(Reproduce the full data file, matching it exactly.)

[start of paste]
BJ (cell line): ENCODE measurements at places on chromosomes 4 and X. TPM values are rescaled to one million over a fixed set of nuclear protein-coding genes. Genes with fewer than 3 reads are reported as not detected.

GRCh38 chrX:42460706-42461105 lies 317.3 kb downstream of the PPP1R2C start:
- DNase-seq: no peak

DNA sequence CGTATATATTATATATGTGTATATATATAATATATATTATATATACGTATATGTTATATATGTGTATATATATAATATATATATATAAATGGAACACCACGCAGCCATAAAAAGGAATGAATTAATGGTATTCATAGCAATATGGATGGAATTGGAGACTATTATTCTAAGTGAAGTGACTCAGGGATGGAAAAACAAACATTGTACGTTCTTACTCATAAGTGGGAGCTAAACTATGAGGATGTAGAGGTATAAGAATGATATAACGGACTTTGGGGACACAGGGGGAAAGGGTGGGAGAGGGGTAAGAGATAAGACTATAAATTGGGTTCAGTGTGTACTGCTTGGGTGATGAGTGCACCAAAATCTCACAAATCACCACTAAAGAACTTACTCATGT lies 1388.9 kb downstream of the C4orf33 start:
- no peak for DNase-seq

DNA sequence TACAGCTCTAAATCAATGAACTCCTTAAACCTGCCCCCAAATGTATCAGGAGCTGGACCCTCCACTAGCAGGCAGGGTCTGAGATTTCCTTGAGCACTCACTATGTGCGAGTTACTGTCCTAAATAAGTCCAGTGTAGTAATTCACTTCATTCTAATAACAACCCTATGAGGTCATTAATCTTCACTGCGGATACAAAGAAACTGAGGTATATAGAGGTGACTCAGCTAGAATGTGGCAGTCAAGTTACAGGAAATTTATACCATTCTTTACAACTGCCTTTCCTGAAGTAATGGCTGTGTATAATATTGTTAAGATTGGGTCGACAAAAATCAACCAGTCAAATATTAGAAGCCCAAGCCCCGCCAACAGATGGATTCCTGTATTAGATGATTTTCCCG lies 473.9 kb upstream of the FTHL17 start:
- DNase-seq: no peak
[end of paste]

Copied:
BJ (cell line): ENCODE measurements at places on chromosomes 4 and X. TPM values are rescaled to one million over a fixed set of nuclear protein-coding genes. Genes with fewer than 3 reads are reported as not detected.

GRCh38 chrX:42460706-42461105 lies 317.3 kb downstream of the PPP1R2C start:
- DNase-seq: no peak

DNA sequence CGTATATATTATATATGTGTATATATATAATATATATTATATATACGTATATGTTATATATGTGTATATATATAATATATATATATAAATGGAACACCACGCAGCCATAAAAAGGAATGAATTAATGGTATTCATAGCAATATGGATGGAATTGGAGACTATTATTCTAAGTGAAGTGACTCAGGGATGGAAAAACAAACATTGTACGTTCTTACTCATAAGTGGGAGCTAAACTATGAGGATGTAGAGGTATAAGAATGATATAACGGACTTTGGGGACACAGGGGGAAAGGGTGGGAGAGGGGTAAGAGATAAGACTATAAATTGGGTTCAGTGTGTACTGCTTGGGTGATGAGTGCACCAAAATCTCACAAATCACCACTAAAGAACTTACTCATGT lies 1388.9 kb downstream of the C4orf33 start:
- no peak for DNase-seq

DNA sequence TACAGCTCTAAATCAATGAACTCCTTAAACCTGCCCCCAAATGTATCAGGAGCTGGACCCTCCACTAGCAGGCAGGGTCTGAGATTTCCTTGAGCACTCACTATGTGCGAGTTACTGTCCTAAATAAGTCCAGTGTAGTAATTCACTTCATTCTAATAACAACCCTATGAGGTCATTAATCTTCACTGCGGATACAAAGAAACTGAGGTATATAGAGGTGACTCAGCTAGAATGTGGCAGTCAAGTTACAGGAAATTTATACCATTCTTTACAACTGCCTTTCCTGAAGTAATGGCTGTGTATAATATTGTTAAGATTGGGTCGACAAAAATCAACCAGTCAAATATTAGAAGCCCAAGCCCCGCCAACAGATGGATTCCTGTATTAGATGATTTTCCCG lies 473.9 kb upstream of the FTHL17 start:
- DNase-seq: no peak